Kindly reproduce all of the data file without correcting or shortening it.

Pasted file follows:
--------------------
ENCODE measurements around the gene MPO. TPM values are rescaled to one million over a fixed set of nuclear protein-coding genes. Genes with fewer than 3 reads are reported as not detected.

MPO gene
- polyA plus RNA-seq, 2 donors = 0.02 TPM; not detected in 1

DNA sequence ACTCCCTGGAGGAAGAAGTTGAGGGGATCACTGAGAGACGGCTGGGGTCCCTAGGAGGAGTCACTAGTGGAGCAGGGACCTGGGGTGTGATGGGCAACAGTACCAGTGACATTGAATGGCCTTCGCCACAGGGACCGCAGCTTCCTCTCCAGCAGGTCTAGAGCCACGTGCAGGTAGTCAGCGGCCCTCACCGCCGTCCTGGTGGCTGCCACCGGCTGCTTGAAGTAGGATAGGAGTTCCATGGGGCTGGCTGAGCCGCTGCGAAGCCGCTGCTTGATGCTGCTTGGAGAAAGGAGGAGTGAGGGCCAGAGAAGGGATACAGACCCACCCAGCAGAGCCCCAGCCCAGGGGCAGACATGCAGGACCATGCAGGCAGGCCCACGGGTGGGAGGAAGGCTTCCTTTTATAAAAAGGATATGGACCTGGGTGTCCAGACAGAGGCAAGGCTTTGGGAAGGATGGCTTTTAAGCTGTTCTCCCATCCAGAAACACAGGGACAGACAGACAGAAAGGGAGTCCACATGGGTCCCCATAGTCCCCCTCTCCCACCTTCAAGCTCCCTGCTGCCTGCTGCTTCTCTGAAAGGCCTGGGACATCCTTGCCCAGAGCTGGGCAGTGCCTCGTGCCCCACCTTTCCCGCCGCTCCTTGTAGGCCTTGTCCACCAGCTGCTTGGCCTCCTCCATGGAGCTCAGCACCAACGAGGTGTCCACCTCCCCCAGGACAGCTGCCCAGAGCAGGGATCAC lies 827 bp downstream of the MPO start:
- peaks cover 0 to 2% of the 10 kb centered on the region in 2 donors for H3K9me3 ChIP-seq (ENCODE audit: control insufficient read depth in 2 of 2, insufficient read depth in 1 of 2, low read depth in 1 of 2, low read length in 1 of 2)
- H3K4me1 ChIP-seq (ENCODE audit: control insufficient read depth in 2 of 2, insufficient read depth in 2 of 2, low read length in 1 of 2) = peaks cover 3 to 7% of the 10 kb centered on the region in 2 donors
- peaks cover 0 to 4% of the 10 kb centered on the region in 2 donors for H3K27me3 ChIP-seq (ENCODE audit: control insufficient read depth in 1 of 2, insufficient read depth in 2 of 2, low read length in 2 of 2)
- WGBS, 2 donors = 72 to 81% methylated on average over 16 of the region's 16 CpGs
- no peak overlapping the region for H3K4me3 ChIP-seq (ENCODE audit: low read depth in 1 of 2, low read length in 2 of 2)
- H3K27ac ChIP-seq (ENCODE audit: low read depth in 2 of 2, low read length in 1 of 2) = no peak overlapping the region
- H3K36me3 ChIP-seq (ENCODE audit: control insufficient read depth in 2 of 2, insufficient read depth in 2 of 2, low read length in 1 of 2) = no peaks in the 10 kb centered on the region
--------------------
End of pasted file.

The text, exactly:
ENCODE measurements around the gene MPO. TPM values are rescaled to one million over a fixed set of nuclear protein-coding genes. Genes with fewer than 3 reads are reported as not detected.

MPO gene
- polyA plus RNA-seq, 2 donors = 0.02 TPM; not detected in 1

DNA sequence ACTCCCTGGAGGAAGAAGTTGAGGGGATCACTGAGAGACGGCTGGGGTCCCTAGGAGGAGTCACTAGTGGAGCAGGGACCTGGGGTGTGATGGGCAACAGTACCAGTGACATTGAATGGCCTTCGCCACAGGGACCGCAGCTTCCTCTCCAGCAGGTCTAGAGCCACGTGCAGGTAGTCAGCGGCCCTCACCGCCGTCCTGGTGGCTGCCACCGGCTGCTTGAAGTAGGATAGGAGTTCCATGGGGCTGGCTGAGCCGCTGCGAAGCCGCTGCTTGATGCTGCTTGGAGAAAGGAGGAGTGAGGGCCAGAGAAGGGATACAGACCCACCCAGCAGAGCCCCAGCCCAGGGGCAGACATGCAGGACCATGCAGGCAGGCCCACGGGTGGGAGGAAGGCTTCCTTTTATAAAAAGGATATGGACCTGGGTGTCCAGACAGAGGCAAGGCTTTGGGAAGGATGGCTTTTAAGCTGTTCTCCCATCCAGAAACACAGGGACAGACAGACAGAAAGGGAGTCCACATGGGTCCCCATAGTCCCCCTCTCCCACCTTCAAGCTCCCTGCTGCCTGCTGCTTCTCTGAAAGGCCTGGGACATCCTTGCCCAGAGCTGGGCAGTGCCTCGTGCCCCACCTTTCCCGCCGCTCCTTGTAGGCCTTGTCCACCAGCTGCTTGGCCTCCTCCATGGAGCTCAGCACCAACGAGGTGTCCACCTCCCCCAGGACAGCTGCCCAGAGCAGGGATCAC lies 827 bp downstream of the MPO start:
- peaks cover 0 to 2% of the 10 kb centered on the region in 2 donors for H3K9me3 ChIP-seq (ENCODE audit: control insufficient read depth in 2 of 2, insufficient read depth in 1 of 2, low read depth in 1 of 2, low read length in 1 of 2)
- H3K4me1 ChIP-seq (ENCODE audit: control insufficient read depth in 2 of 2, insufficient read depth in 2 of 2, low read length in 1 of 2) = peaks cover 3 to 7% of the 10 kb centered on the region in 2 donors
- peaks cover 0 to 4% of the 10 kb centered on the region in 2 donors for H3K27me3 ChIP-seq (ENCODE audit: control insufficient read depth in 1 of 2, insufficient read depth in 2 of 2, low read length in 2 of 2)
- WGBS, 2 donors = 72 to 81% methylated on average over 16 of the region's 16 CpGs
- no peak overlapping the region for H3K4me3 ChIP-seq (ENCODE audit: low read depth in 1 of 2, low read length in 2 of 2)
- H3K27ac ChIP-seq (ENCODE audit: low read depth in 2 of 2, low read length in 1 of 2) = no peak overlapping the region
- H3K36me3 ChIP-seq (ENCODE audit: control insufficient read depth in 2 of 2, insufficient read depth in 2 of 2, low read length in 1 of 2) = no peaks in the 10 kb centered on the region